Introducing Part L: what the new building regulations mean for you

The building regulations that cover the energy performance of new and existing buildings have been revamped for England and Wales.

The changes to Part L of the regulations are a stepping-stone on the way to the Future Homes Standard which lands in 2025.

The Future Homes Standard will mean all new homes must be futureproofed with low carbon solutions, such as heat pumps, with the aim of reducing carbon emissions by 75-80% compared to new homes under the current regulations. 

The interim changes to Part L, which came into force in June 2022, aim to reduce carbon emissions by 31%.

And there are some new rules for existing homes too, including low temperature system designs for new or full replacement heating systems which will make it easier to retrofit heat pumps in the future.

Previously there were separate rules for new and existing dwellings, but they have now been combined into one document.

You can read the new regulations in full here, but first let’s look at some of the key points.

New build homes

The new Part L requires a 31% reduction in carbon emissions compared with the previous regulations.

While in the past developers have been able to build to older versions of the regulations for some time after new regulations are published, this has now been tightened up, so homes with planning approval under the older regulations need to be started within 12 months of the regulations coming into force.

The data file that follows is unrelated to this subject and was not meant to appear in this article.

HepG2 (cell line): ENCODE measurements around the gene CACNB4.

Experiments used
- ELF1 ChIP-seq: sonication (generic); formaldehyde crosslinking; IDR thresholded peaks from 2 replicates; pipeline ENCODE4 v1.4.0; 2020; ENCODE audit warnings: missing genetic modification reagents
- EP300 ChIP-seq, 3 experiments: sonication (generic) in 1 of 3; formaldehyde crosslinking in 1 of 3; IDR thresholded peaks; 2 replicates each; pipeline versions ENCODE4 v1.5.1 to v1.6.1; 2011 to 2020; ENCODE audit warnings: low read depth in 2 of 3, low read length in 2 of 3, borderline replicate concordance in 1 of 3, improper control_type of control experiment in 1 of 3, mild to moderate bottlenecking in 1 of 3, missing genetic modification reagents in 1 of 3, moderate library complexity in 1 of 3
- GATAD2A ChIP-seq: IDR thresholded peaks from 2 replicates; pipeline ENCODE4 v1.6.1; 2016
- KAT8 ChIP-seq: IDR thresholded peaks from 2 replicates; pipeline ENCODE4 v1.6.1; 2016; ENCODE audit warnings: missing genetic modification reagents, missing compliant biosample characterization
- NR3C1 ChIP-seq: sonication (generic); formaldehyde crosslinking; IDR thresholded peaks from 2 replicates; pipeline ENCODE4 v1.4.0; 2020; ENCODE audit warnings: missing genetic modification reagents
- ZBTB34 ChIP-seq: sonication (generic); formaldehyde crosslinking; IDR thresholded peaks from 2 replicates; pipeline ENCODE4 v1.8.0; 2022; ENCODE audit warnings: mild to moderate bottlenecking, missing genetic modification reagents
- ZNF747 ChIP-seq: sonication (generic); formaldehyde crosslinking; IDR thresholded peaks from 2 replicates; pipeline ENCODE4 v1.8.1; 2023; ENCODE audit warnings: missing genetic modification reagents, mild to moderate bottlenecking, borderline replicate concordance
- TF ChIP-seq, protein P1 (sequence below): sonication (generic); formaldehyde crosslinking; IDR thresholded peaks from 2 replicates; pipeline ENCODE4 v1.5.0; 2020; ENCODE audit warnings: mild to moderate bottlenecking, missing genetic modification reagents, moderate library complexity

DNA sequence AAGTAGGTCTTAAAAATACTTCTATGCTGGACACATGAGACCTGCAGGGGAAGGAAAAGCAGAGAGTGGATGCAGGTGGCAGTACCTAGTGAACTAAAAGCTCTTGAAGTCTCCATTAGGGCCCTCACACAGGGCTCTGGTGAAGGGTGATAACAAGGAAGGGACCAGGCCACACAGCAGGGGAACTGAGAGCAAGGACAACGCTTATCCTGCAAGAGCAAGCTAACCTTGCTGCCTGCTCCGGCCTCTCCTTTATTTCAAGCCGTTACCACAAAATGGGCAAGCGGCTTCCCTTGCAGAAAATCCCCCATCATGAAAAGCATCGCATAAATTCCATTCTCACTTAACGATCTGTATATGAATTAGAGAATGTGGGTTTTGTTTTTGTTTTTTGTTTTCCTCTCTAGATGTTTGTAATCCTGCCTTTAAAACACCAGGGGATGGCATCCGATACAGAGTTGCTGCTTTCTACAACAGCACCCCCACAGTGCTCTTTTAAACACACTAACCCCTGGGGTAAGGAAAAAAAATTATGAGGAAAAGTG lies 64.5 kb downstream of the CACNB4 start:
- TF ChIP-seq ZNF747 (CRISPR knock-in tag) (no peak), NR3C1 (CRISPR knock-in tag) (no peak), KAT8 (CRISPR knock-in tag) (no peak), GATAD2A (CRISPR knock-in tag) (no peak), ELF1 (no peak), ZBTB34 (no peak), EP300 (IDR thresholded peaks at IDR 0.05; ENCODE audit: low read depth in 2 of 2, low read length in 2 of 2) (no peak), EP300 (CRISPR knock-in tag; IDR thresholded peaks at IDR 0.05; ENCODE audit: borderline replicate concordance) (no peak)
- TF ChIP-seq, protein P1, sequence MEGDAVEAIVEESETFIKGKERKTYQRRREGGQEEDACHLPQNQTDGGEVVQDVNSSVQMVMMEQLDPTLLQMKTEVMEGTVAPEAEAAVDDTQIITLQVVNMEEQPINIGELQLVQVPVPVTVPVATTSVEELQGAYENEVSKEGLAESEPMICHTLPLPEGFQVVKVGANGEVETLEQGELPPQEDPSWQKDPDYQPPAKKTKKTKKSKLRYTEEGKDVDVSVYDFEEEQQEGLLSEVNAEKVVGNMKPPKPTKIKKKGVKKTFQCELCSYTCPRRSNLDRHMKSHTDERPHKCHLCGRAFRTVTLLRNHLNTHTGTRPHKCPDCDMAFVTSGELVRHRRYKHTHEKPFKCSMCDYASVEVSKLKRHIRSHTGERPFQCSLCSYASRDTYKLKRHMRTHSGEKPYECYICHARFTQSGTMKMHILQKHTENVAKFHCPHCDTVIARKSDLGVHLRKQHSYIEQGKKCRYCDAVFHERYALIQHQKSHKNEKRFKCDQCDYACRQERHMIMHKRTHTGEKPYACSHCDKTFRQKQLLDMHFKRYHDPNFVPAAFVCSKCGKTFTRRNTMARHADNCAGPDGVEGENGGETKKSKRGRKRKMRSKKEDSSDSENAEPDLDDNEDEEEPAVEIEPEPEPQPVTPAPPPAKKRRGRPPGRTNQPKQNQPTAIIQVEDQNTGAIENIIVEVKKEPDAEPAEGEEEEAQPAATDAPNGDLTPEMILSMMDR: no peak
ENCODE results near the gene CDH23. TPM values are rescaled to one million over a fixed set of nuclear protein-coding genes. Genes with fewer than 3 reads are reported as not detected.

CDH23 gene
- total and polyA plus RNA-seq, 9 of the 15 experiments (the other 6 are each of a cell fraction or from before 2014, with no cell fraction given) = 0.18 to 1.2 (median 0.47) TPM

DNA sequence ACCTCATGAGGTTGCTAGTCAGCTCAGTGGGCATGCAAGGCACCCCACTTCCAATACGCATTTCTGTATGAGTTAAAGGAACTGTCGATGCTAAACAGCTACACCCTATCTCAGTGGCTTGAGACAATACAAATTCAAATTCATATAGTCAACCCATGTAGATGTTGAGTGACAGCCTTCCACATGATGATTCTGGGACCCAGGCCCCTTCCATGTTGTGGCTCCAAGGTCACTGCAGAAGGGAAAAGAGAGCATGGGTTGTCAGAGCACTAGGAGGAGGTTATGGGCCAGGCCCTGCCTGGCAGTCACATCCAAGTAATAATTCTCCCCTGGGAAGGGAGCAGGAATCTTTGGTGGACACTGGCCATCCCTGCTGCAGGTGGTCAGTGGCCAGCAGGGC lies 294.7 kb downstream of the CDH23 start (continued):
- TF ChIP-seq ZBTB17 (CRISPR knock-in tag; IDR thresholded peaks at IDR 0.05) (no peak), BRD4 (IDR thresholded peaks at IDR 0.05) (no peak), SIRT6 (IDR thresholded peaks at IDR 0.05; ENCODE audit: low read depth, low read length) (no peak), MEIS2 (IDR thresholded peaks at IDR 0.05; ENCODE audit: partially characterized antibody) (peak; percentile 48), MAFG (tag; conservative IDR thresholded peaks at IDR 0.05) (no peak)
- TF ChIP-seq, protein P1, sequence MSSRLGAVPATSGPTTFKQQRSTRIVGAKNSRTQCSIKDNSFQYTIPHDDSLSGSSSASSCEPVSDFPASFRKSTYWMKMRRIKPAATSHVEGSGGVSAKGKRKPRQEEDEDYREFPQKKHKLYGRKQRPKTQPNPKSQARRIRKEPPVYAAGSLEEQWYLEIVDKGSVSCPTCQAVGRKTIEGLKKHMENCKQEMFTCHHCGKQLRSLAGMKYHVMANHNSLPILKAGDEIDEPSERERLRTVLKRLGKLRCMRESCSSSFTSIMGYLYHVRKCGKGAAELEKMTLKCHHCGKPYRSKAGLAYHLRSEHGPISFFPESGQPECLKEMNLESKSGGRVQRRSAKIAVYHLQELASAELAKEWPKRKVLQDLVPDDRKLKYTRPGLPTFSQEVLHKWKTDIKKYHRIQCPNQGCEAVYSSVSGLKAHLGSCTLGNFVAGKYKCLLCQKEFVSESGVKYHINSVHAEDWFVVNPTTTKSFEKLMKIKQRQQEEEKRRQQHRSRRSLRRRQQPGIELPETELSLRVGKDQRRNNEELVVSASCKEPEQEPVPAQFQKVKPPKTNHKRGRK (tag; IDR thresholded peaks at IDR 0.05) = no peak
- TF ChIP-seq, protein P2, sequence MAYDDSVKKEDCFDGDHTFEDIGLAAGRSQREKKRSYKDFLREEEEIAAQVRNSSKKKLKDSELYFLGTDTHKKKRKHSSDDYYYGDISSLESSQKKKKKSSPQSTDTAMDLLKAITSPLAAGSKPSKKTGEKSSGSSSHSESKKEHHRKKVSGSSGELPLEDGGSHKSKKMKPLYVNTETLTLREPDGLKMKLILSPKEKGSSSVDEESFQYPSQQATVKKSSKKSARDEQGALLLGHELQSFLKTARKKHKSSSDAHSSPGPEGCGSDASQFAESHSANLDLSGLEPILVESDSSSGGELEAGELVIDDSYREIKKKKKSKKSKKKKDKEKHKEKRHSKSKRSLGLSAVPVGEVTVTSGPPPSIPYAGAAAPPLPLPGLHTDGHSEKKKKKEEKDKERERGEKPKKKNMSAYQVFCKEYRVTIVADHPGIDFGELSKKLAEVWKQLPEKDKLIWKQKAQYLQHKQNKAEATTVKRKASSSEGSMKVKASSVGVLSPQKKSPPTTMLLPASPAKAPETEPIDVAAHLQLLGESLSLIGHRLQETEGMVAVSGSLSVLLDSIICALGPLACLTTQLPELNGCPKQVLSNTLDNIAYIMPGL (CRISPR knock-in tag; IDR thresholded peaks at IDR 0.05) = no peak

Here are some more highlights for heating solutions:

  • Updated Standard Assessment Procedure, which gives guidance on how a home's energy performance is calculated to version 10.2, including a reduction in carbon factors for electricity to reflect increasing renewable generation.
  • New wet central heating systems should be sized for a maximum flow temperature of 55°C
  • The appliance should be appropriately sized for the heat load of the property
  • Exposed pipework must be insulated
  • Thermostatic Radiator Valves on all radiators, except where the room thermostat is fitted
  • Mandatory airtightness test for all homes
  • Signed Buildings Regulations Compliance Report (BREL) and photographic evidence of build quality to be provided to the homeowner

Existing properties

The main rule changes for existing properties relate to the size of the heating system and commissioning:

  • New or full replacement (including all radiators and pipework) wet central heating systems should be sized for a maximum flow temperature of 55°C where possible. If the property does not allow for the system to be sized in this way then the lowest achievable flow temperature should be designed for.
  • The appliance should be appropriately sized for the heat load of the property
  • Guidance on commissioning and system preparation has been upgraded and is now part of the formal regulations, reference is made to standard BS7593 in the document.

Installers should familiarise themselves with the new regulations in full, which are an important step towards net zero and will help cut energy bills for homeowners, while also helping protect the planet from climate change.

The coming years will see a revolution in the way we heat our homes and installers need to stay compliant or risk being left behind.